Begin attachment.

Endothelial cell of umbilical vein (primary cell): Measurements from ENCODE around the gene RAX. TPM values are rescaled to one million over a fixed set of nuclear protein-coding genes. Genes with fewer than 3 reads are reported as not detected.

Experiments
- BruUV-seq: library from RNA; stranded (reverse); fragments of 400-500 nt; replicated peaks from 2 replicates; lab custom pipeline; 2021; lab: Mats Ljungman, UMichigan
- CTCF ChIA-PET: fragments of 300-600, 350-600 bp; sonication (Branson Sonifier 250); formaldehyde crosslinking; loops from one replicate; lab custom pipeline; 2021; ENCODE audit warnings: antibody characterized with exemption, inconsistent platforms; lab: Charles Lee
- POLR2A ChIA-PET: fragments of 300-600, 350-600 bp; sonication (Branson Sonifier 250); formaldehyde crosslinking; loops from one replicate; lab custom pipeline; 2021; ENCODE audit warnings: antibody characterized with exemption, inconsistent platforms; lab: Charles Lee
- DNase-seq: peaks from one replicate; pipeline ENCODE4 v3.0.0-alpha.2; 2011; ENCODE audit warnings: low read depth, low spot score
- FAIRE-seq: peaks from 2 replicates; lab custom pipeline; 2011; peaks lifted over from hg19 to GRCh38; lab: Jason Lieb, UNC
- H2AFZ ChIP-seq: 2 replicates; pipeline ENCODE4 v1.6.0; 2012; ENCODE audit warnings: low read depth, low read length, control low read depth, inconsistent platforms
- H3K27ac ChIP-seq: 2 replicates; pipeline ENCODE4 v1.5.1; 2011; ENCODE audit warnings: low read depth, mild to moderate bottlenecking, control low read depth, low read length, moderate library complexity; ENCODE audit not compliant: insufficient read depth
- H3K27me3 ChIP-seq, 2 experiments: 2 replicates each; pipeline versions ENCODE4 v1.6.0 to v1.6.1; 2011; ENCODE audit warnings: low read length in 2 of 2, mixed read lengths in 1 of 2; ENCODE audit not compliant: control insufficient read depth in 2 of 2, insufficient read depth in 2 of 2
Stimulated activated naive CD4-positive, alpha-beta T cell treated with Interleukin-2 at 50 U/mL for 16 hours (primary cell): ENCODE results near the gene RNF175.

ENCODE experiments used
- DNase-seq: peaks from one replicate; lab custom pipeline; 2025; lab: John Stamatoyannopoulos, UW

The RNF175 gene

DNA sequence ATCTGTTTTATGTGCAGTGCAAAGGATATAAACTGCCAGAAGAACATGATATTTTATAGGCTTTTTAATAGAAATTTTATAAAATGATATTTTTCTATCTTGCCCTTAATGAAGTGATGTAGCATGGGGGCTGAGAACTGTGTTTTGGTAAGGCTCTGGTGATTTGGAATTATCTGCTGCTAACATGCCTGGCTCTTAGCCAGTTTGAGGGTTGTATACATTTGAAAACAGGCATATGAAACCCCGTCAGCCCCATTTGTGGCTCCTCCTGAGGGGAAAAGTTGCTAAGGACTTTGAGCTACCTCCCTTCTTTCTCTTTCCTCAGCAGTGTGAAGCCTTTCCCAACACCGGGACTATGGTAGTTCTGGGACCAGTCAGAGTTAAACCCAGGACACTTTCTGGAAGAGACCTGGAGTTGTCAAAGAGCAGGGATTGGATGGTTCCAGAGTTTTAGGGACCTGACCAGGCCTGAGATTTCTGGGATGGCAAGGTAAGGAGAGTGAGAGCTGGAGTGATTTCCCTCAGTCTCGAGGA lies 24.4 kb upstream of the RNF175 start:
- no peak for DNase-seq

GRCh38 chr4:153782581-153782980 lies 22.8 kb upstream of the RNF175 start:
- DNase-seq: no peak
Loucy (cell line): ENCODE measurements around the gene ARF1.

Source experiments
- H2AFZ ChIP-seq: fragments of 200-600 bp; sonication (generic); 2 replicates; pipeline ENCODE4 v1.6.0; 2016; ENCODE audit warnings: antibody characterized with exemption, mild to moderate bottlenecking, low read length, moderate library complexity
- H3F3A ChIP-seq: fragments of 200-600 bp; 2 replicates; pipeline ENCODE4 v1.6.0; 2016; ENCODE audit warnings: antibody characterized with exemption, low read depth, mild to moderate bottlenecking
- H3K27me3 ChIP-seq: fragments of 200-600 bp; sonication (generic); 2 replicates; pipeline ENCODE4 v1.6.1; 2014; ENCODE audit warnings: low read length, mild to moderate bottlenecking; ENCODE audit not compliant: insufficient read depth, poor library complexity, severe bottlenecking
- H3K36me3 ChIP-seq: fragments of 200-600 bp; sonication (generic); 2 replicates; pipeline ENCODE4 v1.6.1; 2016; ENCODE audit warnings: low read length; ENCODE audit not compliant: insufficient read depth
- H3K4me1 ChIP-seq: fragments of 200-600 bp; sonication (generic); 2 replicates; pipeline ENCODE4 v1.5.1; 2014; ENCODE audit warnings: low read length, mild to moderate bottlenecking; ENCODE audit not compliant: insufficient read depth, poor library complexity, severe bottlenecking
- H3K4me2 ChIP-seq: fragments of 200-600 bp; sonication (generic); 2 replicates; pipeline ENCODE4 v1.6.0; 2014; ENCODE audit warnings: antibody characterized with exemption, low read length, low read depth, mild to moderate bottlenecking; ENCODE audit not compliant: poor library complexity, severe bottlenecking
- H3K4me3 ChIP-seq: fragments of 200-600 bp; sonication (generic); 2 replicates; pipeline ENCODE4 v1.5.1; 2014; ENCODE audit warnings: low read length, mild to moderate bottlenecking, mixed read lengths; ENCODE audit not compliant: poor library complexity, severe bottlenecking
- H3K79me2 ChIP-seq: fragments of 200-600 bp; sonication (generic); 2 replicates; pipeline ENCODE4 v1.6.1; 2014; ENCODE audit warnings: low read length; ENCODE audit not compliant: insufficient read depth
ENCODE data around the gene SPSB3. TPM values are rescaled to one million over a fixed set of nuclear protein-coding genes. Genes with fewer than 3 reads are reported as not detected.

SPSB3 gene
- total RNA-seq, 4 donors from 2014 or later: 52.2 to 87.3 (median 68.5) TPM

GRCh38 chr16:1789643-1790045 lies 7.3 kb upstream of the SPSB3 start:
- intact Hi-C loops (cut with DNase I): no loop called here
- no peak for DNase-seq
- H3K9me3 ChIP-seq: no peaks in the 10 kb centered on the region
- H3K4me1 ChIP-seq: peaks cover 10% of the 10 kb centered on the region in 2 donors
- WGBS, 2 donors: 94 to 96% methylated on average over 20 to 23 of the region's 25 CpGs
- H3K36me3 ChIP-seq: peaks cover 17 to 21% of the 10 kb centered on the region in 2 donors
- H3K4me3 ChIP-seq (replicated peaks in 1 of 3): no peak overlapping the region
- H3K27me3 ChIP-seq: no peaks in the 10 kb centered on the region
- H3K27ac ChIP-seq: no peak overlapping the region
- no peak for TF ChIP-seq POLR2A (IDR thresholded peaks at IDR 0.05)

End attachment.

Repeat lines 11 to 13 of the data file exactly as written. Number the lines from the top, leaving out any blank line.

Stimulated activated naive CD4-positive, alpha-beta T cell treated with Interleukin-2 at 50 U/mL for 16 hours (primary cell): ENCODE results near the gene RNF175.

ENCODE experiments used
- DNase-seq: peaks from one replicate; lab custom pipeline; 2025; lab: John Stamatoyannopoulos, UW